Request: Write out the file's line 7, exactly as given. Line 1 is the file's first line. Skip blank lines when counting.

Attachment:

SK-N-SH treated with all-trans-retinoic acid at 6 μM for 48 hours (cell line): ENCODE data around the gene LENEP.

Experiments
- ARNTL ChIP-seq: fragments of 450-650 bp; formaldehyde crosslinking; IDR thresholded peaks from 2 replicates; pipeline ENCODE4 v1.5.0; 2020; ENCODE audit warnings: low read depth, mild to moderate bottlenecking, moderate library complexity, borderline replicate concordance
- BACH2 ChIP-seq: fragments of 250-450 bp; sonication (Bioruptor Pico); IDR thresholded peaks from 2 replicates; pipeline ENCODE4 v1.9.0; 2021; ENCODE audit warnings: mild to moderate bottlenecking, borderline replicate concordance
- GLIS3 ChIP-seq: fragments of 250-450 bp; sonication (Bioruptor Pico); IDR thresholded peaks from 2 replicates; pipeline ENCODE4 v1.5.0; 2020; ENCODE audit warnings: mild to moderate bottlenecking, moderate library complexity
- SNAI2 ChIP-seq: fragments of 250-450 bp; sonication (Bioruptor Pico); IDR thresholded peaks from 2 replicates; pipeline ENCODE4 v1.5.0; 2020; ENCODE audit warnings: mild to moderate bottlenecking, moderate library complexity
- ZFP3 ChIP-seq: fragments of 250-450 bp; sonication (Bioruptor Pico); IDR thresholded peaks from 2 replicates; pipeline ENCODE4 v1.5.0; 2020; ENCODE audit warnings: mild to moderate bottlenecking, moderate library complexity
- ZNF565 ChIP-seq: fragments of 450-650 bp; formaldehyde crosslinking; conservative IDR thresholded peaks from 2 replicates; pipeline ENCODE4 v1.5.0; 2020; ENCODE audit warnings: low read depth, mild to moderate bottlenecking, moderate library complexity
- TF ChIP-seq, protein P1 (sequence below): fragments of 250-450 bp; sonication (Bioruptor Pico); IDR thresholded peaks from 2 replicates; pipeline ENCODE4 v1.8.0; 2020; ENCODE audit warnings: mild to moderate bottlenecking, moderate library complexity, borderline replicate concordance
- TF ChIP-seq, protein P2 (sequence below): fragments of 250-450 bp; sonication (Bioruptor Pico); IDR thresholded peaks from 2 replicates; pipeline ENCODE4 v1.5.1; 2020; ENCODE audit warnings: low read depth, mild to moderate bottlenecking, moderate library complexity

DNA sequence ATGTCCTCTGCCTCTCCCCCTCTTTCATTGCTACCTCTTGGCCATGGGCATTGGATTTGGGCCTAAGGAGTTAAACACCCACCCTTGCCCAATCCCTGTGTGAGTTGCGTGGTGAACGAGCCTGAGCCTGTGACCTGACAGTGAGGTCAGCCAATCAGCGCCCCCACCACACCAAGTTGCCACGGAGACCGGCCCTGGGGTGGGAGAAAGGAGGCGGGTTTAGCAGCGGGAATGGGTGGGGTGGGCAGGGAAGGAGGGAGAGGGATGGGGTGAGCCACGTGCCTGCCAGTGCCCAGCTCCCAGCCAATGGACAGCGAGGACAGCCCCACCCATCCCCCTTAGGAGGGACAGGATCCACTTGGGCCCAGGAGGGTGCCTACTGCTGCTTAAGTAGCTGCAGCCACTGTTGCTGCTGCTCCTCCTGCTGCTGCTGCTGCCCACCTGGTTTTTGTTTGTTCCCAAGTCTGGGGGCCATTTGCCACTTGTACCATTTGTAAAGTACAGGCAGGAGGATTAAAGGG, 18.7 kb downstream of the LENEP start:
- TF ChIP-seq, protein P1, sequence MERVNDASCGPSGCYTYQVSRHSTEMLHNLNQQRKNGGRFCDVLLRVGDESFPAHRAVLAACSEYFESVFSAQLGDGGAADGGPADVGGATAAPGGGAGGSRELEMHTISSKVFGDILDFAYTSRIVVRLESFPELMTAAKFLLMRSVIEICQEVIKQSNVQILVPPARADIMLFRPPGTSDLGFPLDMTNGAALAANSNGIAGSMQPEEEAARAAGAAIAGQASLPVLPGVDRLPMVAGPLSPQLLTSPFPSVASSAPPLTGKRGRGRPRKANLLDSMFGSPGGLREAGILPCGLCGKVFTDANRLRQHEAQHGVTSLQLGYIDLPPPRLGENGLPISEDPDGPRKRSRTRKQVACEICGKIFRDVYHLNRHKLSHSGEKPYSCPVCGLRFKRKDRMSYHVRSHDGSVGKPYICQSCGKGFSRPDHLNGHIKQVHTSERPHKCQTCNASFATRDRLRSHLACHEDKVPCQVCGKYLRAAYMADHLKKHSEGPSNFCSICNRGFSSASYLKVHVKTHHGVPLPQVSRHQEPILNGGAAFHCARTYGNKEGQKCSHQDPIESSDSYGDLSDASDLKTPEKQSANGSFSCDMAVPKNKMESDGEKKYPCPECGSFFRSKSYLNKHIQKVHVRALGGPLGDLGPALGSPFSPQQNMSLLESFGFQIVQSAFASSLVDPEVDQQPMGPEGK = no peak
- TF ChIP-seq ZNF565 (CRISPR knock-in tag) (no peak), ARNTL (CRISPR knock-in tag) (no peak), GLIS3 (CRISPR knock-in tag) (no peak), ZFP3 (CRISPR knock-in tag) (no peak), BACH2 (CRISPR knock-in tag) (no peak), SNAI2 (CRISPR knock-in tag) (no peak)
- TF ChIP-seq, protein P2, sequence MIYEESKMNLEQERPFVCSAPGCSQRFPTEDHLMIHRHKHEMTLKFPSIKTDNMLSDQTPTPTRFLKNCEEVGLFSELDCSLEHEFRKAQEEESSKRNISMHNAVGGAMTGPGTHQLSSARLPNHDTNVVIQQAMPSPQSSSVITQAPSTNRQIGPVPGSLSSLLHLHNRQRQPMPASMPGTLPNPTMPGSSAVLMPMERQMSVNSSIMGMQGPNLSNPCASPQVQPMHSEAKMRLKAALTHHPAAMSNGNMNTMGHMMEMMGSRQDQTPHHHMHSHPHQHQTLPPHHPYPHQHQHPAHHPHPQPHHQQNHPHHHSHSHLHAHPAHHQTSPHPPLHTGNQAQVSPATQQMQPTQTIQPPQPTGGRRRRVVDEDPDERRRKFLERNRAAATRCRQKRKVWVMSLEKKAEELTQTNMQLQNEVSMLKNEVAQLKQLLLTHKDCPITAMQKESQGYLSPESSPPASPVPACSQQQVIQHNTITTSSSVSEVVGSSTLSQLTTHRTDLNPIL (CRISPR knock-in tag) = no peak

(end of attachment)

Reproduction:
- ZFP3 ChIP-seq: fragments of 250-450 bp; sonication (Bioruptor Pico); IDR thresholded peaks from 2 replicates; pipeline ENCODE4 v1.5.0; 2020; ENCODE audit warnings: mild to moderate bottlenecking, moderate library complexity